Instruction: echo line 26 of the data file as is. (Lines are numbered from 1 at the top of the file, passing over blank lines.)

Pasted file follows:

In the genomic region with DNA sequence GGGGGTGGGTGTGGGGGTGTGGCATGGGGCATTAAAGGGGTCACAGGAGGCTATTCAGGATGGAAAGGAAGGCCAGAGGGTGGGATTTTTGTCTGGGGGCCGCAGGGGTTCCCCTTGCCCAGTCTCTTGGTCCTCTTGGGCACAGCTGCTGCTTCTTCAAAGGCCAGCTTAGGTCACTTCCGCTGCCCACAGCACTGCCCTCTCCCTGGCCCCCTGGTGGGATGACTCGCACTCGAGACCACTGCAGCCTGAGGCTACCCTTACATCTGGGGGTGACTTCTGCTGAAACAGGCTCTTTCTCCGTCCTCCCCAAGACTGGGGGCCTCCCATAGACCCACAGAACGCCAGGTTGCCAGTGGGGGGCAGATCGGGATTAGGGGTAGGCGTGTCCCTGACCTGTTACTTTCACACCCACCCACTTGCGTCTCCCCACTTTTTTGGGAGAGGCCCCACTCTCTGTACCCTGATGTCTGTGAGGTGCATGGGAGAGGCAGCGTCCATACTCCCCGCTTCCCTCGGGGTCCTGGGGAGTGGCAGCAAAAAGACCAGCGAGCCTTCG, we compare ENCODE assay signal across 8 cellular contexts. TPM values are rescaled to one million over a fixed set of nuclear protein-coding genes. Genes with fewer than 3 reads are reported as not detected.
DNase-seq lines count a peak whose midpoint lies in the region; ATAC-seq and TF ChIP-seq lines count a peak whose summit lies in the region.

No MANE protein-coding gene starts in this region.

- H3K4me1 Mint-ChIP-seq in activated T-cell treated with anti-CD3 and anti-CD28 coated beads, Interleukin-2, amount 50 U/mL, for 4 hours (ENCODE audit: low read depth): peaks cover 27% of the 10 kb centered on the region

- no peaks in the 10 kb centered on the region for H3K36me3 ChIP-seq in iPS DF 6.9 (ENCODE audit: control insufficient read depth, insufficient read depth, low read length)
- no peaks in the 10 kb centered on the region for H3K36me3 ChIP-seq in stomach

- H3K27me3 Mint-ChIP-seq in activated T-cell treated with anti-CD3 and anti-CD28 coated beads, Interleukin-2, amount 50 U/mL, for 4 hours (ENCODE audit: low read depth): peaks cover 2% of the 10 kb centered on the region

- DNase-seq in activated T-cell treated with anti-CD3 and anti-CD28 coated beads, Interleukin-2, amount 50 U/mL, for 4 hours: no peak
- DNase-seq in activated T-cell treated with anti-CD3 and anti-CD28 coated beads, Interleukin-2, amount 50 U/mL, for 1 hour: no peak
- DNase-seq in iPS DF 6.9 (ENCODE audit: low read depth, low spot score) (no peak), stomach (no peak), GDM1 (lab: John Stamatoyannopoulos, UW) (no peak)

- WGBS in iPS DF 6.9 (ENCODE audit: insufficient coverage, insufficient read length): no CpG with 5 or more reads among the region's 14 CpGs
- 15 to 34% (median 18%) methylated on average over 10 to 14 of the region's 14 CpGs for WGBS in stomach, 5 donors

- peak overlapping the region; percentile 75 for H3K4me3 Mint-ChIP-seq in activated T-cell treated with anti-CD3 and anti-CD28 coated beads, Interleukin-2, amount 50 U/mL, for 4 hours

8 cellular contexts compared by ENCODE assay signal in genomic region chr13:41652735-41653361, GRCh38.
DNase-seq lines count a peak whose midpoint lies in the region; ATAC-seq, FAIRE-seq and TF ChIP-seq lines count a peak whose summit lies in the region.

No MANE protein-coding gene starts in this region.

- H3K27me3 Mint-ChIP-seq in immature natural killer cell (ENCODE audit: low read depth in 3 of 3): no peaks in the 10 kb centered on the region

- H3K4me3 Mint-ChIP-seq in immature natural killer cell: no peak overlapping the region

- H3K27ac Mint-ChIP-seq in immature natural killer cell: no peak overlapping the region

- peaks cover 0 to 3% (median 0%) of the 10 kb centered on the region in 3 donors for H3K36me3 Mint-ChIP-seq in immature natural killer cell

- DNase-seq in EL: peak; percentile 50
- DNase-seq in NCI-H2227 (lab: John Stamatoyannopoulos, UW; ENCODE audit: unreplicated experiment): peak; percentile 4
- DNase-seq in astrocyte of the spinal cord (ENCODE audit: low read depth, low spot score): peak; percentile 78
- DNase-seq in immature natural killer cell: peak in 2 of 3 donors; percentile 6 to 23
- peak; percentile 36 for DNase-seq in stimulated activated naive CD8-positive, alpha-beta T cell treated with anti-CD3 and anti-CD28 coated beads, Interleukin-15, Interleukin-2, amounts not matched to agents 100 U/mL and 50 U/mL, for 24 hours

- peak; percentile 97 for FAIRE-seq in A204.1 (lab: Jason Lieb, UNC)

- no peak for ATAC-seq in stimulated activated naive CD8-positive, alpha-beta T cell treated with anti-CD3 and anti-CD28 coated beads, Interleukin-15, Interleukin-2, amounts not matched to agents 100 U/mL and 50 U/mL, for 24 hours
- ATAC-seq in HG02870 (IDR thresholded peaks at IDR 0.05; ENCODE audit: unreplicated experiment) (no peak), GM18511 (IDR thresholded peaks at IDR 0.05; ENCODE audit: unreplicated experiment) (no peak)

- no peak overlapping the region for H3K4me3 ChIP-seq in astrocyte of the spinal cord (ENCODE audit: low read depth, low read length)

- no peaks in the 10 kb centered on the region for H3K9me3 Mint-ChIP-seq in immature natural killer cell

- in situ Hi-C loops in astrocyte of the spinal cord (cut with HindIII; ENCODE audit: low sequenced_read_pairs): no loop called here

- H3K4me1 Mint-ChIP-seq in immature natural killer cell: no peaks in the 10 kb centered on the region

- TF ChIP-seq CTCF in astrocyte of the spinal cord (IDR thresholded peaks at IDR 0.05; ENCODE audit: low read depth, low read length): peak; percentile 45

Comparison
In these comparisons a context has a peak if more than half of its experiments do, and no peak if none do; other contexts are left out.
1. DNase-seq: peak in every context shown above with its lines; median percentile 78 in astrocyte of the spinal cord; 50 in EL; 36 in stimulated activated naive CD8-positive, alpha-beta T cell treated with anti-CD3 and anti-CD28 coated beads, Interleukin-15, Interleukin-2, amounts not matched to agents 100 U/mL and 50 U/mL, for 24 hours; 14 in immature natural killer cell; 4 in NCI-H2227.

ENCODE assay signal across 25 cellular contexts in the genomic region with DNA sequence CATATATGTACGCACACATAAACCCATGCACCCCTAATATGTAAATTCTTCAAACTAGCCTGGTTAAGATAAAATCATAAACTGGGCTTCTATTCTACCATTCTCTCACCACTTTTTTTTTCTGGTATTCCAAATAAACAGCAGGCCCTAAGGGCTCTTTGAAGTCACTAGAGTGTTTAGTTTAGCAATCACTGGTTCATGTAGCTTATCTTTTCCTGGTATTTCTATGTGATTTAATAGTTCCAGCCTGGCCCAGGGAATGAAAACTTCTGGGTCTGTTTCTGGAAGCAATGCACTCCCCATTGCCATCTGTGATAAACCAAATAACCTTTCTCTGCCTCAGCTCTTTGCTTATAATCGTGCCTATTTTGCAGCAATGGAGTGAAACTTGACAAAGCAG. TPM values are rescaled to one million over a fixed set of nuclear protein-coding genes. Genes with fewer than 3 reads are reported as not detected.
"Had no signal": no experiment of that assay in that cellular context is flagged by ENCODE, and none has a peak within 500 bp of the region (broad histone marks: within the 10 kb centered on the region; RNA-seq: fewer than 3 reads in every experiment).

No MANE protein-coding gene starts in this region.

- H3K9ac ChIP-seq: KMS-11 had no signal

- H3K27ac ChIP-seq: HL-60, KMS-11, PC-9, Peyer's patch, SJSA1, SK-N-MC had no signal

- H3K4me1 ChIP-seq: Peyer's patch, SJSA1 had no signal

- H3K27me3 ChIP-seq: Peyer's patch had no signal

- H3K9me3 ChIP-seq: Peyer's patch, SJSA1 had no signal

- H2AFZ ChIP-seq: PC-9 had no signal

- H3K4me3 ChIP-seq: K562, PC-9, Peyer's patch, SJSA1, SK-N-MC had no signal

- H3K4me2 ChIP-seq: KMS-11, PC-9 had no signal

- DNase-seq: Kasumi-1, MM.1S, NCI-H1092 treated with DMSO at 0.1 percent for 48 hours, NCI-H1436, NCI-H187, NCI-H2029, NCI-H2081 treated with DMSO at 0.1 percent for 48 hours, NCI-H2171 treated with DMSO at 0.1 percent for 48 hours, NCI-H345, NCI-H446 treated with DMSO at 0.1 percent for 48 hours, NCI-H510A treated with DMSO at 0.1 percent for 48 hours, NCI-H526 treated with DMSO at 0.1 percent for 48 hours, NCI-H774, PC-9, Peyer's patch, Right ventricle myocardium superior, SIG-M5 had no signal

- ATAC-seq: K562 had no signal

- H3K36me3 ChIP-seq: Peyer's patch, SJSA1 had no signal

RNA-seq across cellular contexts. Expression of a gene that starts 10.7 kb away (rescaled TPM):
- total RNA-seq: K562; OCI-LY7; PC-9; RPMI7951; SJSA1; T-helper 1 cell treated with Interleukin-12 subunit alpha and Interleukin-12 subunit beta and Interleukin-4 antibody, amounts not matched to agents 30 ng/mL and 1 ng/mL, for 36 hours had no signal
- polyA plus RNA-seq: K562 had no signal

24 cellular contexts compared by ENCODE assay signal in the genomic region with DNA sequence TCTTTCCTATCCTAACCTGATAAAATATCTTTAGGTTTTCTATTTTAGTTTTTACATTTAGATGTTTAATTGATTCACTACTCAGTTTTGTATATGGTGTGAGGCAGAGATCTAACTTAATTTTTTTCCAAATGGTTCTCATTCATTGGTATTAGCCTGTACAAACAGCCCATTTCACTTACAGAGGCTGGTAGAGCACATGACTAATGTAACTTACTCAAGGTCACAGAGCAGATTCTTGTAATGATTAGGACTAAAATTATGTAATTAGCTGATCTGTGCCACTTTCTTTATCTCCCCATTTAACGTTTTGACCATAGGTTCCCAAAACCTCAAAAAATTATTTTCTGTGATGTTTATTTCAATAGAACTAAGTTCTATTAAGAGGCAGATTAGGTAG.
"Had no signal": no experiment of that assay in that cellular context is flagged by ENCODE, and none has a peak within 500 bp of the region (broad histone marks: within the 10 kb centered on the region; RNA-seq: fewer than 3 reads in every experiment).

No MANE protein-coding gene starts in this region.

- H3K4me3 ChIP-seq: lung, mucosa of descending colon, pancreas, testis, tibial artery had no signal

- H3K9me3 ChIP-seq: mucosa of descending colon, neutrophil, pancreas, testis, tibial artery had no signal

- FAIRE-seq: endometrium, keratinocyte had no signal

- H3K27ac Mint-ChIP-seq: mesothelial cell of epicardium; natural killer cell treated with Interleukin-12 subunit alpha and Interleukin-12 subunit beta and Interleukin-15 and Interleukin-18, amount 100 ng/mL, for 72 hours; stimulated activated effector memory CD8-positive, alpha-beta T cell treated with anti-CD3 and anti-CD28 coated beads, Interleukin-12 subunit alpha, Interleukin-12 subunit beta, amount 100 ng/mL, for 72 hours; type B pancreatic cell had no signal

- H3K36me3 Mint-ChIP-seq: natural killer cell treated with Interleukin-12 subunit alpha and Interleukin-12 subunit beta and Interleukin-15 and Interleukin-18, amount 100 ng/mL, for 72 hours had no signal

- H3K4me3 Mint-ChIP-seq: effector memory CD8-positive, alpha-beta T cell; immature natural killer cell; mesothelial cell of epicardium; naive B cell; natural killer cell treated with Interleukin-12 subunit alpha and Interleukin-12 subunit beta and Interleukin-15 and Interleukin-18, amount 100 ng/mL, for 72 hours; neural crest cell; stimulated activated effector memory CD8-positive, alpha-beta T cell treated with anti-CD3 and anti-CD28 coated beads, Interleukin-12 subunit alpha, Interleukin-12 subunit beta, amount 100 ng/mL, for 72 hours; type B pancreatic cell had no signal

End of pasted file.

- peak; percentile 97 for FAIRE-seq in A204.1 (lab: Jason Lieb, UNC)